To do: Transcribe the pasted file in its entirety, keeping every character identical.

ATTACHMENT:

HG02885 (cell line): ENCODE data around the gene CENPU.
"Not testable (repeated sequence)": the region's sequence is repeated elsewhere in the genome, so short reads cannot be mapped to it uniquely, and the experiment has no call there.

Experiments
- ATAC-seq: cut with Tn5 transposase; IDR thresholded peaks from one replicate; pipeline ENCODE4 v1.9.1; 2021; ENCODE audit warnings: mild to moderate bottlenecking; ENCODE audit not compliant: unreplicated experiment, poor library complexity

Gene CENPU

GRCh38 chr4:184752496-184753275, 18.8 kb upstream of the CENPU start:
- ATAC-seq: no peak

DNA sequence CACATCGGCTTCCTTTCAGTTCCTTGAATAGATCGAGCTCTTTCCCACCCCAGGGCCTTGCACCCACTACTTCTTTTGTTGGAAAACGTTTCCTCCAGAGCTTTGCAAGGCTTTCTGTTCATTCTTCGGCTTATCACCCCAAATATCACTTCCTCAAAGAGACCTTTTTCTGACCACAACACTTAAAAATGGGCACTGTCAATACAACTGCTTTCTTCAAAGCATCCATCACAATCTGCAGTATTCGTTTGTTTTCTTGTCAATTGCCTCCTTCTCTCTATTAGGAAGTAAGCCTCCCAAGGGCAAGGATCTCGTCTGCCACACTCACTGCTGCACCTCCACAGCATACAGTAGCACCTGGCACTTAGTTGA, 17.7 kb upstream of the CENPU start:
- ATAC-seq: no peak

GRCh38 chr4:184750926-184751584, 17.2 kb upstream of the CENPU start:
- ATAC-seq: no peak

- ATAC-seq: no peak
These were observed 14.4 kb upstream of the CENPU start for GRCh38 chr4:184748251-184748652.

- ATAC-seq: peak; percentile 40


HG02885 (cell line): ENCODE data around the gene CENPU.
"Not testable (repeated sequence)": the region's sequence is repeated elsewhere in the genome, so short reads cannot be mapped to it uniquely, and the experiment has no call there.

Experiments
- ATAC-seq: cut with Tn5 transposase; IDR thresholded peaks from one replicate; pipeline ENCODE4 v1.9.1; 2021; ENCODE audit warnings: mild to moderate bottlenecking; ENCODE audit not compliant: unreplicated experiment, poor library complexity

Gene CENPU

GRCh38 chr4:184752496-184753275, 18.8 kb upstream of the CENPU start:
- ATAC-seq: no peak

DNA sequence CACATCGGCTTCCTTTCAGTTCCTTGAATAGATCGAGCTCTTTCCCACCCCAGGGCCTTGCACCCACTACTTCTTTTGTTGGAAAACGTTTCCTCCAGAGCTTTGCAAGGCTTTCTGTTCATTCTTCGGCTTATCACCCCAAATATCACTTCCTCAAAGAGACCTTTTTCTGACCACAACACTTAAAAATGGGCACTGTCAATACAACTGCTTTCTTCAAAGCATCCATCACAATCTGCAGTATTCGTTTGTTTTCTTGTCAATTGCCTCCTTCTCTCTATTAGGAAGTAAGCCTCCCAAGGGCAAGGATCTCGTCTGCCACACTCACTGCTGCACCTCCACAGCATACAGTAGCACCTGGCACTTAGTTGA, 17.7 kb upstream of the CENPU start:
- ATAC-seq: no peak

GRCh38 chr4:184750926-184751584, 17.2 kb upstream of the CENPU start:
- ATAC-seq: no peak

- ATAC-seq: no peak
These were observed 14.4 kb upstream of the CENPU start for GRCh38 chr4:184748251-184748652.

- ATAC-seq: peak; percentile 40